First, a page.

“Push your butt back!” 
This is a Coach Monster phrase as well.  When you see the hill coming, stay seated and push your rear to the rear on the seat.  As you drive your feet downward on the downstroke, use your glutes to push forward.  You will want to lean forward though, because pushing the butt back is going to unweight the front end ever so slightly – got to try and keep your center of gravity in…well, the center.

Repeat Eminem Lyrics.
Okay, so this is mine.  Some how repeating the lyrics to “‘Til I Collapse” in my head gets me up the hill faster.

“Keep Your Head Up!”
Yes, Coach M again.  Head up, eyes wide, chest open. Do not look at the ground or your bike.  Keep your head up to allow your airways to remain open and get the O2 to those punishing lungs.  Not to mention, you best be looking at the road at all times. Unfortunately, I have been caught on camera in most race photos with my head staring down at my feet. I am a repeat offender.

Err on the Side of Safe.
Riding a bike is dangerous, more dangerous than many of us realize.  We have sadly been reminded of this lately with the accident at Iron Girl Atlanta.  Some good tips that I have received from the Expert (who actually is a pretty good technical cyclist) and others:  Err on the side of caution and slower speeds, especially on a downhill.  Do not suddenly grab your brakes on a downhill.  When you are headed downhill, your body’s center of gravity has shifted towards the front wheel.   Keep your butt back on the seat as much as you can in order to keep your center of gravity away from the front. Brake carefully, lightly and steadily  to control your speed on a downhill.  Be careful with your front brakes:  if you use excessive front braking you can go over the handlebars; same with front braking through corners.  If the front tire hits some loose gravel around a corner while you lock down that front wheel on a corner, you can cause the front tire to lock down and the bike to slip out from under you. Always brake before corners.   Learn to ease into braking and use more pressure on your back break. A good habit is to rely on your back break and use the front break when in a straight line – this will help keep you from using the front break in an emergency situation and going over the handlebars.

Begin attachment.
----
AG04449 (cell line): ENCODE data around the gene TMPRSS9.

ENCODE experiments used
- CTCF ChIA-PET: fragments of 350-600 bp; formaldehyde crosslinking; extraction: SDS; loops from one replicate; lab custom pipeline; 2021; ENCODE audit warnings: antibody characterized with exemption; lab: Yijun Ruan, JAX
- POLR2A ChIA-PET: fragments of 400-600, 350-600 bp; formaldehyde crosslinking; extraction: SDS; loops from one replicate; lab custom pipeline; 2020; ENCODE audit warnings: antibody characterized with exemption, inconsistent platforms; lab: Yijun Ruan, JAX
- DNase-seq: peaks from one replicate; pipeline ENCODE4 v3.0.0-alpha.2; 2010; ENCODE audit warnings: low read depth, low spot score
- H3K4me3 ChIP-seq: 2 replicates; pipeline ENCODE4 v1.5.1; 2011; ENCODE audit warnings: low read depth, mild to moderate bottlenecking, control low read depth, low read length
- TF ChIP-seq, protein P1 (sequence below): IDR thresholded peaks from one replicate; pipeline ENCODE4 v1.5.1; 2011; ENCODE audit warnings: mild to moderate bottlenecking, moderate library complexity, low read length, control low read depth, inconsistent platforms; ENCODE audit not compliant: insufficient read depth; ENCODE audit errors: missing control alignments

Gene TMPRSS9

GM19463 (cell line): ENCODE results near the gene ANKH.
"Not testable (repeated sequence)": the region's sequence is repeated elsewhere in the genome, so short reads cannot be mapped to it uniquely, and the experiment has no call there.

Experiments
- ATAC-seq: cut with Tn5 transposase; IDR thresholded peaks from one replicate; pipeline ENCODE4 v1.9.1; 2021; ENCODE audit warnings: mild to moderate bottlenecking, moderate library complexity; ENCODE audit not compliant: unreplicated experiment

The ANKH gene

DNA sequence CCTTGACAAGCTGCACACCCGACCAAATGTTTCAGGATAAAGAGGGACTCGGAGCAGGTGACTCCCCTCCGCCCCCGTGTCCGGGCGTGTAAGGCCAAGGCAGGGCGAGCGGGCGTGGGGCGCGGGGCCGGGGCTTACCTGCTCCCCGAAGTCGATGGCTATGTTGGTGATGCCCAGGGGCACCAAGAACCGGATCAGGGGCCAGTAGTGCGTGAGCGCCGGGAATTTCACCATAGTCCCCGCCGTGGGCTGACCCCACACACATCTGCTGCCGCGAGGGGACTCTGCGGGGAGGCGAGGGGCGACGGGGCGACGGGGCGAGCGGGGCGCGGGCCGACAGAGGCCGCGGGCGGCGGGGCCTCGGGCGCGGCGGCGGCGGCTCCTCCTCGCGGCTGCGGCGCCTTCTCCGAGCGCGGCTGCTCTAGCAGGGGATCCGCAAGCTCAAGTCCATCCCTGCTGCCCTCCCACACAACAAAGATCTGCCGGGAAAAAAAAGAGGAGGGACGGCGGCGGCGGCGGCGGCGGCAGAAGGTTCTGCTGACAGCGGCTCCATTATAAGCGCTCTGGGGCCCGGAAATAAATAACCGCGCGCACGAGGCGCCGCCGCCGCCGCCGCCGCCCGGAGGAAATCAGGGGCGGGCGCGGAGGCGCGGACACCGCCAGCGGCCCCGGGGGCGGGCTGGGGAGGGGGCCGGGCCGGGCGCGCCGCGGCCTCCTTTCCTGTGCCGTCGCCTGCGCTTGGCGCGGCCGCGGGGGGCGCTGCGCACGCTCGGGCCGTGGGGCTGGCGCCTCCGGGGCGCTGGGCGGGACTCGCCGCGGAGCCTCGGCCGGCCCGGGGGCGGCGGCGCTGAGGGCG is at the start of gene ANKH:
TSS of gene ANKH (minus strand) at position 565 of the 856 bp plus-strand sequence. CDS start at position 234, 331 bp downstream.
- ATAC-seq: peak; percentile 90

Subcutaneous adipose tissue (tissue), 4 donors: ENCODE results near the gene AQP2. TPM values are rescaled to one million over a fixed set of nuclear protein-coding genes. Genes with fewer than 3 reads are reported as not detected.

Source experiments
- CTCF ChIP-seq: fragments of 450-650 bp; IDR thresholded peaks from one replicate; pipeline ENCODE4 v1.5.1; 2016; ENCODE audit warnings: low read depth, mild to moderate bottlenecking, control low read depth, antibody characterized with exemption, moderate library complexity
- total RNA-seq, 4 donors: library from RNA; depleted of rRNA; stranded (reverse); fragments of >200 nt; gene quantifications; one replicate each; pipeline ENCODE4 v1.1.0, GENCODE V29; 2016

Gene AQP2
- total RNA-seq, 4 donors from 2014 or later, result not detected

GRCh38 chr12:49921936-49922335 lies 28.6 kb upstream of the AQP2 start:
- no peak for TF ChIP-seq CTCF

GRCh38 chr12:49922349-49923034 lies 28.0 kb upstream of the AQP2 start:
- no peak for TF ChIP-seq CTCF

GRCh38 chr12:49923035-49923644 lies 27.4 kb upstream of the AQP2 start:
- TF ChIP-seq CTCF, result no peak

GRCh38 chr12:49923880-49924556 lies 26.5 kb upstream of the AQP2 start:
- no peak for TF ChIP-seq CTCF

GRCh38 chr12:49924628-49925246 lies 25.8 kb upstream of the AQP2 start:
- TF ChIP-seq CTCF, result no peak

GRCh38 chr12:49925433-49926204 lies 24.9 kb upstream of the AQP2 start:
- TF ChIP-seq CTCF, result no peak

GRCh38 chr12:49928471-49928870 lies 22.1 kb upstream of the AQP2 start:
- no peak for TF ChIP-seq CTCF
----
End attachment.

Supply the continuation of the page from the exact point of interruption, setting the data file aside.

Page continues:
Don’t Take the Downhills “Off”
More Coach Monster wisdom.  Within the bounds of safety, if you can keep pedaling and working hard downhill, you are going to have an advantage over riders who take the downhills off to rest.

“Perfect Pedal Strokes!”
By keeping your foot flat on the bottom of the stroke and using those clipless pedals for what they were designed for, you are able to put more power where it matters and become an efficient cyclist.  Coach M reminds us in spinning class to have “perfect pedal strokes.”  This means keeping our feet flat in the bottom of the stroke and engaging our hips on the upstroke to keep a perfectly engaged, circular pedal stroke – a push and pull motion.  In other words, use the entire pedal stroke – don’t just stomp your feet downward – also remember to pull upward on the pedal.  See? Perfect circles.

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Oh, and the “somewhere I had to be” which was the reason for cutting my ride a tad short – I was asked to speak at the Getting 2 Tri Foundation’s  paratriathlon camp close-out lunch – Mike McBlessings – the President and founder of the awesome organization – had a last minute cancellation.  I was able to wing a little chat… meet some awesome people AND meet a SBM friend, Lisa from PA.  Hugs all around!

SBM & new friend, Lisa.

G2T Athletes, Supporters and SBM. McBlessings is the McHottie in the middle.

Snazzy pedicure... which one is "which"? 🙂